So I really wanted to mention the Titan because it was the most expensive card I ever bought at the time, and was the first time I bought the bleeding edge card. And then just a few months later it was made obsolete by the 780ti. It was a good card for me, used for several years and replaced with a 980ti, but for that reason I could not nominate it.Radeon hasnt done anything very interesting since then, which leaves us to remaining Nvidia cards as yet unmentioned, so let me say the original GTX Titan
^^^ Yes to all above. I never see the Riva TNT 2 series get mentioned much? Was a pretty popular AGP chip.
I’ll say Voodoo Banshee - the first card to combine 3D an 2d acceleration in one product. Pretty earth shattering at the time.
If you mean 2D and 3D on a single card, that award goes to the Voodoo Rush. It was a dreadful card which put the Voodoo1 TMU and FBI behind the 2D chip and was accessed through linked registers on the 2D chip, either a Alliance or Hercules 2D core. This resulted in a stiff performance penalty, and later versions of the card were slightly overclocked to make up the difference. The Banshee was the first integrated 2D and 3D core on one piece of silicon for 3dfx.
The 9800 uses the R350 core, which is a further optimized version of the R300 core the 9700 used.
the 9700pro, when it dropped was a thermonuclear bomb in the GPU arena. It was so powerful, at a time where gpus were just starting to inch forward in resolution, and the now relegated MSAA ability to take away jagged lines. It was the first time, in videocard history, that you could actually kick on 4x or even 8x msaa and still get playable framerates at high resolutions. To talk about how game changing at the time this was, is hard to express for todays newer generations of pc gamers. The 9700pro actually gave you substantially game changing visual improvements in textures at higher resolutions, removal of jagged edges, and overall resolution. Nowadays new gpus simply offer slightly more fps compared to last gen with everything looking identical. There are no new 'wow' moments left when slotting in a new GPU, compared to measurements of old. Having a few more fps can't hold a candle to the massive visual overhaul the 9700pro ushered in for pc gaming.I'm no expert but, if you want to be that reductive than you could disqualify most of the cards in this thread thinking that.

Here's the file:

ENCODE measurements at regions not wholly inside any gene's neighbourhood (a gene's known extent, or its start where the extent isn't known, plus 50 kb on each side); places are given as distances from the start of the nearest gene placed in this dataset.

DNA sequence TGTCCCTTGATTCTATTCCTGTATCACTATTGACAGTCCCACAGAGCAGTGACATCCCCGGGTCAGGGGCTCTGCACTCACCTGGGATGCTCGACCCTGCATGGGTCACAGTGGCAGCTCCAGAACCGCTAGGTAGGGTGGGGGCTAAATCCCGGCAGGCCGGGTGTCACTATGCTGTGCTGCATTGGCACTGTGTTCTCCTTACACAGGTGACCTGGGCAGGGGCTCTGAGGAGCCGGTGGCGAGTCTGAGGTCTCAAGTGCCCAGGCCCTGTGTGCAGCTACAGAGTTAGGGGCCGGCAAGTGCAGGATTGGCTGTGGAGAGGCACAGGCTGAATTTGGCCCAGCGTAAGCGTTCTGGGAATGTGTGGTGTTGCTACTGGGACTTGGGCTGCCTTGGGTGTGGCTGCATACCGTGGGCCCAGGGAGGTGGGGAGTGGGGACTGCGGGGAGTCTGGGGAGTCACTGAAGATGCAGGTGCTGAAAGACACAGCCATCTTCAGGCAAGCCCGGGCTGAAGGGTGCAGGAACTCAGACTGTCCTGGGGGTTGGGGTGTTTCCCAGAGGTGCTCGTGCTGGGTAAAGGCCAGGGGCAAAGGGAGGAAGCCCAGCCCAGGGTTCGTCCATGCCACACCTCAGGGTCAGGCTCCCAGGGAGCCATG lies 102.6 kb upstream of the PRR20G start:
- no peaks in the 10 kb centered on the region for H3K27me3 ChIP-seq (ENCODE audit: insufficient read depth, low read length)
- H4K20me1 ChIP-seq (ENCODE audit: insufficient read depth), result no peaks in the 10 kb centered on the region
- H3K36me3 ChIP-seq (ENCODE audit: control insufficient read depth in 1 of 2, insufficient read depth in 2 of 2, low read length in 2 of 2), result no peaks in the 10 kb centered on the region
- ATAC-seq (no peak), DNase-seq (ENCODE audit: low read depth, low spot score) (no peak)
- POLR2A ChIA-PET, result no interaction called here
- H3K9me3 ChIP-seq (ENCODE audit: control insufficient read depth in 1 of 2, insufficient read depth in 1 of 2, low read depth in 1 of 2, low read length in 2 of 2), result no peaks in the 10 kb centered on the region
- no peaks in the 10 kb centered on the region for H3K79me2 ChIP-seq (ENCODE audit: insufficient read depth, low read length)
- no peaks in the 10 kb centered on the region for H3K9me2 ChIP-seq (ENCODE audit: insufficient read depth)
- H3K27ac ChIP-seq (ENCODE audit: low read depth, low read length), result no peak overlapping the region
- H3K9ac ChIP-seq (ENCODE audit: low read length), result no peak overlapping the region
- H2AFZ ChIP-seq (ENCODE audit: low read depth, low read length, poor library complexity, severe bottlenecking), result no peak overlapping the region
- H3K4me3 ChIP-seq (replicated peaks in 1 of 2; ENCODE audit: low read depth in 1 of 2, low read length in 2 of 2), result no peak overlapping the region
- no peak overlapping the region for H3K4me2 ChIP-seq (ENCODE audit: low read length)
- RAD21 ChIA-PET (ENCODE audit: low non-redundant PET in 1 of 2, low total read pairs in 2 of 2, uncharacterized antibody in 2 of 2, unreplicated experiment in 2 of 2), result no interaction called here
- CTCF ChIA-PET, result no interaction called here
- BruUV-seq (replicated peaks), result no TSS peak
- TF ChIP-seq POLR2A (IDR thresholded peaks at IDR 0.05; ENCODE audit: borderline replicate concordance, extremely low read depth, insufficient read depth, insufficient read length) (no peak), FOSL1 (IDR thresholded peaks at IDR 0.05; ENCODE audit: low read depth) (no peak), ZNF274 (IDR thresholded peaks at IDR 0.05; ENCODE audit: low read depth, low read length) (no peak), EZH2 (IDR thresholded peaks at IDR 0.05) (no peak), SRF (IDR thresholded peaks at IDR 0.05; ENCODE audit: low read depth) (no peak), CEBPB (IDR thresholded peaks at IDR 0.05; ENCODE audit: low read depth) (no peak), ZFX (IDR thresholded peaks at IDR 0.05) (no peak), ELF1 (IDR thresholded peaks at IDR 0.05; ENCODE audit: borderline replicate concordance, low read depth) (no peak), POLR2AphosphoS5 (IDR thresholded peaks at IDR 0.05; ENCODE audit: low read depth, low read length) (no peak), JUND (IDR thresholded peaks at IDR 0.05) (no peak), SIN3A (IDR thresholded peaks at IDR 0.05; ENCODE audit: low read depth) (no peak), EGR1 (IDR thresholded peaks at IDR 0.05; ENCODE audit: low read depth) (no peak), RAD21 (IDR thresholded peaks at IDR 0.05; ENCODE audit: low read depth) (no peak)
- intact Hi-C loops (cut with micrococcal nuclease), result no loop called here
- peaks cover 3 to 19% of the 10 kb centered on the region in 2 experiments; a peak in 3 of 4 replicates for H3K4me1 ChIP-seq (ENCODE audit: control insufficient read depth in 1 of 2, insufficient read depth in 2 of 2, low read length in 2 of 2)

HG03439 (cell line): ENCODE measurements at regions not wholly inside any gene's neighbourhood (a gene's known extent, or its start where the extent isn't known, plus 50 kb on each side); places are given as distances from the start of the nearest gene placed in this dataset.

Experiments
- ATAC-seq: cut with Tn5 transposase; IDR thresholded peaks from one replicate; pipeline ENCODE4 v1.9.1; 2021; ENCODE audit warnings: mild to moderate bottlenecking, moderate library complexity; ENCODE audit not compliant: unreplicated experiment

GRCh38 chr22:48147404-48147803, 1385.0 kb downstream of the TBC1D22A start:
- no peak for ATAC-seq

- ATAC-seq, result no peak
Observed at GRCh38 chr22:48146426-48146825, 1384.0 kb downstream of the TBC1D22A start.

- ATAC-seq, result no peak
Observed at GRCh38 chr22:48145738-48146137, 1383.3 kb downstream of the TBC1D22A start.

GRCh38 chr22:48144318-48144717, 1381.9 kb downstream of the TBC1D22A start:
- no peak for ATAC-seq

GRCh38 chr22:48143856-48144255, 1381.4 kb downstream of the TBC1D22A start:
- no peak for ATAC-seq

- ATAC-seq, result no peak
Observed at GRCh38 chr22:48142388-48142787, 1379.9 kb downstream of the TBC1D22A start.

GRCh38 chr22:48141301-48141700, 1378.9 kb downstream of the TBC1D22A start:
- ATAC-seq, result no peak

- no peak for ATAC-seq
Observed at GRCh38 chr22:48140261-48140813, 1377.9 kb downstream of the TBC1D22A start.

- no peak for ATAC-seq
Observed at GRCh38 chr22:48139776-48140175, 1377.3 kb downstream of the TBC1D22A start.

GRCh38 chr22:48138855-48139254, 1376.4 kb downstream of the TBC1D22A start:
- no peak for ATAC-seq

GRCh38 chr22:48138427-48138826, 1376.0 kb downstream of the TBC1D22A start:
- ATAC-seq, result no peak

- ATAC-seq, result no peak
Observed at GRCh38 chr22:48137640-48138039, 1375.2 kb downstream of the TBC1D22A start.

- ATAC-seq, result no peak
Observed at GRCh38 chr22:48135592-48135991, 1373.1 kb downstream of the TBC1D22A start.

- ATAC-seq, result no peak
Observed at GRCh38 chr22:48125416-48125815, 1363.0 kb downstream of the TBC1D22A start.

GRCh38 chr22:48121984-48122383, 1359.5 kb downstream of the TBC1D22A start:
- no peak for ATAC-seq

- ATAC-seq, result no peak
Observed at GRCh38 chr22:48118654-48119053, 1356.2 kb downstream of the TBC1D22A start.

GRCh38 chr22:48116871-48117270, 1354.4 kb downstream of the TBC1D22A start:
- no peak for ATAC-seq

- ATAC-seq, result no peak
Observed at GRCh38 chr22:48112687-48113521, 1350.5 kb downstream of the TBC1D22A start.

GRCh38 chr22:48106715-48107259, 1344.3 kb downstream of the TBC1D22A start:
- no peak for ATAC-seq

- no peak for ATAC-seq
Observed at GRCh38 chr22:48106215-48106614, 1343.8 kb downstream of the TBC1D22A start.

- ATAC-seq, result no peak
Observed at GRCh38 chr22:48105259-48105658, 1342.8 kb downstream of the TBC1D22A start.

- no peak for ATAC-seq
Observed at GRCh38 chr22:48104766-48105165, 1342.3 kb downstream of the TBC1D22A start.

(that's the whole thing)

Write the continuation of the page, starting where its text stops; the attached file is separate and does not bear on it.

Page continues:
reading 9800 pro reviews, it was barely faster than the last gen and the next nvidia card easily beat it. not sure why its on the list other than may be being affordable? Except adjusted for inflation, it was a $500 card.
You make a good point. I miss the days when you could actually save money and increase performance by buying two video cards. SLI was a value proposition, imagine that!The best I've had was GTX660 in SLI, it was faster than a 680 ultra, and didn't cost me half the price.
Second is the Radeon 5850, because it served me almost 3 years without having to upgrade.
Oddly enough, the first Nvidia card (NV1) came out BEFORE the Voodoo 1 did (by half a year). The concept was rumbling around - the NV1 just sucked, badly.This was the card that changed it all!
Then the voodoo3 &4 followed suit! There would literally be no Nvidea had it not been for 3DFX Period.
7970 "mature version" = GHz Edition, yes?When I think all time greats, the following come to mind through the years.
Voodoo 2, Radeon 9700 Pro, 8800 GTX, HD 7970 (mature version), GTX 1080 Ti.
Yes, thank you. They really should have led out the gate with this version, imo.7970 "mature version" = GHz Edition, yes?
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Ah, where to begin? There are so many great GPUs to choose from!
Radeon RX 5700XT
Radeon 6000 series
RTX 3000 series